Had there not been so much written about the city in media, one would never guess or feel it’s an unsafe city at all. In fact I remember once I was caught unawares and blasted by my friend for ‘daring to walk’ from a metro station to her house which was by the way, just 2 mins away, at 10 PM in the night. My first experience of the modern Delhi was at Gurgaon where my friend and me went to chill at DLF Club. The open spaces in Gurgaon, the sheer width of the roads were mind boggling to a Mumbaikar who finds joys in finding a place to stand ‘properly’ in his/her beloved local trains or finds the traffic ‘moving’ in a narrow dug up gully. The weather in Delhi was just about 8 degrees celcius. And to tell you the truth, that weather can do wonders to any human soul. Automatically, you stop feeling tired and feel like walking. A hot cup of coffee becomes 10 times more delightful as your hands seek its warmth more than your mouth seeks the taste. You feel like staying out for the longest time (only that we were, as I was reminded, in Delhi). The DLF Club had an open air amphitheater where a band was performing khwaja mere khwaja live. Can you imagine how it must’ve felt? Magical. I was rooted to the spot. And moved only when my stomach gave a lurch out of hunger.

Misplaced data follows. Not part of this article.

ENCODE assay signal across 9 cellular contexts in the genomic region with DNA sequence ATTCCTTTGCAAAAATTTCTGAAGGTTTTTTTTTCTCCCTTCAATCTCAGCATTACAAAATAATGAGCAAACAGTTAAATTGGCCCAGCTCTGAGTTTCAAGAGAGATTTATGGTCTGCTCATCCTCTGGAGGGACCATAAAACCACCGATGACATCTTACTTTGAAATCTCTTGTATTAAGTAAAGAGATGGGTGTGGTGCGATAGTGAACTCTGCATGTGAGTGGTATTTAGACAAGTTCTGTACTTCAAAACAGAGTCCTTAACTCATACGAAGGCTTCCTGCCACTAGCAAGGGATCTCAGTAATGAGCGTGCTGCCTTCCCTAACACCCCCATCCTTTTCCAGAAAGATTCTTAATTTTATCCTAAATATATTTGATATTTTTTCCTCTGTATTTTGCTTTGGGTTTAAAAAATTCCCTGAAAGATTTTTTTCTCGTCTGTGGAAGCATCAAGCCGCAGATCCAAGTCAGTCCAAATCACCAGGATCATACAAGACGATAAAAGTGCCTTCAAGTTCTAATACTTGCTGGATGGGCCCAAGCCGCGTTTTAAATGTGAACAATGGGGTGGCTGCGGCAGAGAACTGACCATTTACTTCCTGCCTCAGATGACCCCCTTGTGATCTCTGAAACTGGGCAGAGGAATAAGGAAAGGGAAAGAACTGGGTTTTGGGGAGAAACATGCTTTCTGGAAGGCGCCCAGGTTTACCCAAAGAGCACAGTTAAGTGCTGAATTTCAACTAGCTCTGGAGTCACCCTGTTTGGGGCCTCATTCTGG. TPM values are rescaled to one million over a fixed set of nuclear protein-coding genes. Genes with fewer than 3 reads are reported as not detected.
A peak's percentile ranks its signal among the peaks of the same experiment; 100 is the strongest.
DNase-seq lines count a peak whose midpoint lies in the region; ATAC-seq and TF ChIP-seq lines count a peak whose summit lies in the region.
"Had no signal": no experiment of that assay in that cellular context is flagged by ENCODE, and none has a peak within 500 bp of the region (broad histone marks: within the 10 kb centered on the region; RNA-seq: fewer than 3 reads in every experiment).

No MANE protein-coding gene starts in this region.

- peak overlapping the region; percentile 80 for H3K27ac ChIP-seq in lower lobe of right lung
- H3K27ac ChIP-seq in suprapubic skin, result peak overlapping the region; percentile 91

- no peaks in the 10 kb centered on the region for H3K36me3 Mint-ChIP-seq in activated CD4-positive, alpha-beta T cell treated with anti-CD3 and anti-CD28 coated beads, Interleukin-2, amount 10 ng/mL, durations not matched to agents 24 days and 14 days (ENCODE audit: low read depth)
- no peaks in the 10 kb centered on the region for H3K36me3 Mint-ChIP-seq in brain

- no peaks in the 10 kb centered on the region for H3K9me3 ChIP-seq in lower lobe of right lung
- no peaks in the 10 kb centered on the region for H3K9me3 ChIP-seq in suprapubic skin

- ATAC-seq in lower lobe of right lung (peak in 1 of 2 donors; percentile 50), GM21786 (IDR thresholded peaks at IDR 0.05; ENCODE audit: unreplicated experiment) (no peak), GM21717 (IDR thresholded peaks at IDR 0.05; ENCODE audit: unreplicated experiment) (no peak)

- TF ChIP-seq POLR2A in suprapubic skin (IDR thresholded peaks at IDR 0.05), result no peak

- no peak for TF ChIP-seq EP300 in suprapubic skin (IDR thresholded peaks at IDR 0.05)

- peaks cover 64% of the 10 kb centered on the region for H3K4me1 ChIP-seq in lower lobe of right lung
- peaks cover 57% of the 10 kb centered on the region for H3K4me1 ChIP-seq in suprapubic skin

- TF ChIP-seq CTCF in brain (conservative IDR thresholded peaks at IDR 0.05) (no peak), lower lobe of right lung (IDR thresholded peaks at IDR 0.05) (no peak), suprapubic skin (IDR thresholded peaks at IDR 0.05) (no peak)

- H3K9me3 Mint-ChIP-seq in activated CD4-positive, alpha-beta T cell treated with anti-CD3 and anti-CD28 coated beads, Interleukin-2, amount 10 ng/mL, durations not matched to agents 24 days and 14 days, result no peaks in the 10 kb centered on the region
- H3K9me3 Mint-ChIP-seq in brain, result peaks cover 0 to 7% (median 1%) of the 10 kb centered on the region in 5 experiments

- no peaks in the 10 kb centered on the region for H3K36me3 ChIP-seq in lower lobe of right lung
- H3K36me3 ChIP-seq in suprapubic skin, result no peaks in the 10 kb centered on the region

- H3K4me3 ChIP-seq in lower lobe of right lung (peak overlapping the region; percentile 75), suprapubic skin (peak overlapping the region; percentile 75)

Another obviously brilliant thing about Delhi is it’s metro. It’s a true blue system in itself, and much more cleaner, leaner than Mumbai’s. One can argue that Delhi is planned to a certain extent and Mumbai just grew like a cancerous tumor but still. My favourite pass time in metro was to observe the much discussed Delhi winter clothing. Honestly, Delhiites, even the most common man there has a tad bit more fashion sense than us Mumbaikars. Every shop I went to, the prints, the materials and the innovations were worthy of admiration. I was starting to enjoy this :)
But my biggest delight yet came from a visit to Delhi Haat. A congregation of art and handicrafts from different states, this place was simply mesmerizing. There were colours, mirrors, embroidery, curious, brass, dupattas, art everywhere. It was the moment when I felt I should’ve had unlimited money. And a huge house to get this all :).
Post Delhi Haat, the next most delightful experience was having a brunch at American Diners at IHC (Indian Habitat Centre). The IHC is a centerpoint of most art/literature/political and cultural fabric of Delhi. The energy of the place was vibrant. As the sun shone above and the cold breeze blew below, we tucked into pancakes with maple syrup, waffles and burgers for our heavy brunch. Visited some photography and painting exhibitions in the center and came back thoroughly inspired. It was truly the Delhi no one spoke about that often. Every now and then I was tempted to stay back. The weather made it difficult to leave. But then, I had a humble, no-expectation city called Mumbai to go back to. And I bid adios to Delhi and my lovely lovely friends who made these memories even more richer :)